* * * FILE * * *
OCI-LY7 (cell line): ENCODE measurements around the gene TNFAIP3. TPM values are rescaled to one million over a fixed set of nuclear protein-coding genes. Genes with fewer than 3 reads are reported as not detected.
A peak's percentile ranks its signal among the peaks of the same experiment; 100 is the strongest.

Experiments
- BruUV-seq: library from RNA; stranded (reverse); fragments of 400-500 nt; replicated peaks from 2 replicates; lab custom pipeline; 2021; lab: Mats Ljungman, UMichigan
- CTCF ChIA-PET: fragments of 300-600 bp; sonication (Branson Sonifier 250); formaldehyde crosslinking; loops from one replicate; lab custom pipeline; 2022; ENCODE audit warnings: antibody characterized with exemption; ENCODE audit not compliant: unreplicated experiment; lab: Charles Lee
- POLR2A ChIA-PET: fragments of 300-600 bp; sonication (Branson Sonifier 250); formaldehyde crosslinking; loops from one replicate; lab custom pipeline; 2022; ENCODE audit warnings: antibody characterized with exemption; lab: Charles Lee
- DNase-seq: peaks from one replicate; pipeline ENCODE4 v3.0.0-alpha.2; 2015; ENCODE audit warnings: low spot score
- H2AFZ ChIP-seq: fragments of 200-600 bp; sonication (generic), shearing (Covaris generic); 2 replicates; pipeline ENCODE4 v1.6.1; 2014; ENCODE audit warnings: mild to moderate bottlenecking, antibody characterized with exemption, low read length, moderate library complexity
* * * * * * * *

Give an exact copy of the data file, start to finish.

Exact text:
OCI-LY7 (cell line): ENCODE measurements around the gene TNFAIP3. TPM values are rescaled to one million over a fixed set of nuclear protein-coding genes. Genes with fewer than 3 reads are reported as not detected.
A peak's percentile ranks its signal among the peaks of the same experiment; 100 is the strongest.

Experiments
- BruUV-seq: library from RNA; stranded (reverse); fragments of 400-500 nt; replicated peaks from 2 replicates; lab custom pipeline; 2021; lab: Mats Ljungman, UMichigan
- CTCF ChIA-PET: fragments of 300-600 bp; sonication (Branson Sonifier 250); formaldehyde crosslinking; loops from one replicate; lab custom pipeline; 2022; ENCODE audit warnings: antibody characterized with exemption; ENCODE audit not compliant: unreplicated experiment; lab: Charles Lee
- POLR2A ChIA-PET: fragments of 300-600 bp; sonication (Branson Sonifier 250); formaldehyde crosslinking; loops from one replicate; lab custom pipeline; 2022; ENCODE audit warnings: antibody characterized with exemption; lab: Charles Lee
- DNase-seq: peaks from one replicate; pipeline ENCODE4 v3.0.0-alpha.2; 2015; ENCODE audit warnings: low spot score
- H2AFZ ChIP-seq: fragments of 200-600 bp; sonication (generic), shearing (Covaris generic); 2 replicates; pipeline ENCODE4 v1.6.1; 2014; ENCODE audit warnings: mild to moderate bottlenecking, antibody characterized with exemption, low read length, moderate library complexity